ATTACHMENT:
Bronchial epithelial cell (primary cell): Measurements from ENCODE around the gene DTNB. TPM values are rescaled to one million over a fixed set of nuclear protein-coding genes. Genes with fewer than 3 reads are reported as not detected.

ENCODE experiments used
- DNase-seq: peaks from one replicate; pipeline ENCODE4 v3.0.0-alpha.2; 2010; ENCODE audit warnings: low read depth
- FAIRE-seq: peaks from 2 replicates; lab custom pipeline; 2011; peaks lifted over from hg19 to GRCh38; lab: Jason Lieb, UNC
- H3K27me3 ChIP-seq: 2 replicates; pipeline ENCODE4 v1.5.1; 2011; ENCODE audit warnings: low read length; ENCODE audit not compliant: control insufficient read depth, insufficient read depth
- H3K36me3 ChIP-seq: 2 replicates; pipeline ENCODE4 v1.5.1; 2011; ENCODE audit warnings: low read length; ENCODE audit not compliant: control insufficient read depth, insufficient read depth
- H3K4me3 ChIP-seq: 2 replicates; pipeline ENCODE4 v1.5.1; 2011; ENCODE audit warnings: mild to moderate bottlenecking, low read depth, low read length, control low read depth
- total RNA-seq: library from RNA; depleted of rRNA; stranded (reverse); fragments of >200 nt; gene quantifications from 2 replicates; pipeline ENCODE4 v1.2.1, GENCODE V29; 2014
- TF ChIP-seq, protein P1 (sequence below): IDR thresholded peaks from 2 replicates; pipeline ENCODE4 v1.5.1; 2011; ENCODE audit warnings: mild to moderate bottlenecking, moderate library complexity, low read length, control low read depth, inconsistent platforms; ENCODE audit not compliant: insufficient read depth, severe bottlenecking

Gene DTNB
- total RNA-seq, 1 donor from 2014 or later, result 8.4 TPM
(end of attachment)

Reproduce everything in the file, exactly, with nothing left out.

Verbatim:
Bronchial epithelial cell (primary cell): Measurements from ENCODE around the gene DTNB. TPM values are rescaled to one million over a fixed set of nuclear protein-coding genes. Genes with fewer than 3 reads are reported as not detected.

ENCODE experiments used
- DNase-seq: peaks from one replicate; pipeline ENCODE4 v3.0.0-alpha.2; 2010; ENCODE audit warnings: low read depth
- FAIRE-seq: peaks from 2 replicates; lab custom pipeline; 2011; peaks lifted over from hg19 to GRCh38; lab: Jason Lieb, UNC
- H3K27me3 ChIP-seq: 2 replicates; pipeline ENCODE4 v1.5.1; 2011; ENCODE audit warnings: low read length; ENCODE audit not compliant: control insufficient read depth, insufficient read depth
- H3K36me3 ChIP-seq: 2 replicates; pipeline ENCODE4 v1.5.1; 2011; ENCODE audit warnings: low read length; ENCODE audit not compliant: control insufficient read depth, insufficient read depth
- H3K4me3 ChIP-seq: 2 replicates; pipeline ENCODE4 v1.5.1; 2011; ENCODE audit warnings: mild to moderate bottlenecking, low read depth, low read length, control low read depth
- total RNA-seq: library from RNA; depleted of rRNA; stranded (reverse); fragments of >200 nt; gene quantifications from 2 replicates; pipeline ENCODE4 v1.2.1, GENCODE V29; 2014
- TF ChIP-seq, protein P1 (sequence below): IDR thresholded peaks from 2 replicates; pipeline ENCODE4 v1.5.1; 2011; ENCODE audit warnings: mild to moderate bottlenecking, moderate library complexity, low read length, control low read depth, inconsistent platforms; ENCODE audit not compliant: insufficient read depth, severe bottlenecking

Gene DTNB
- total RNA-seq, 1 donor from 2014 or later, result 8.4 TPM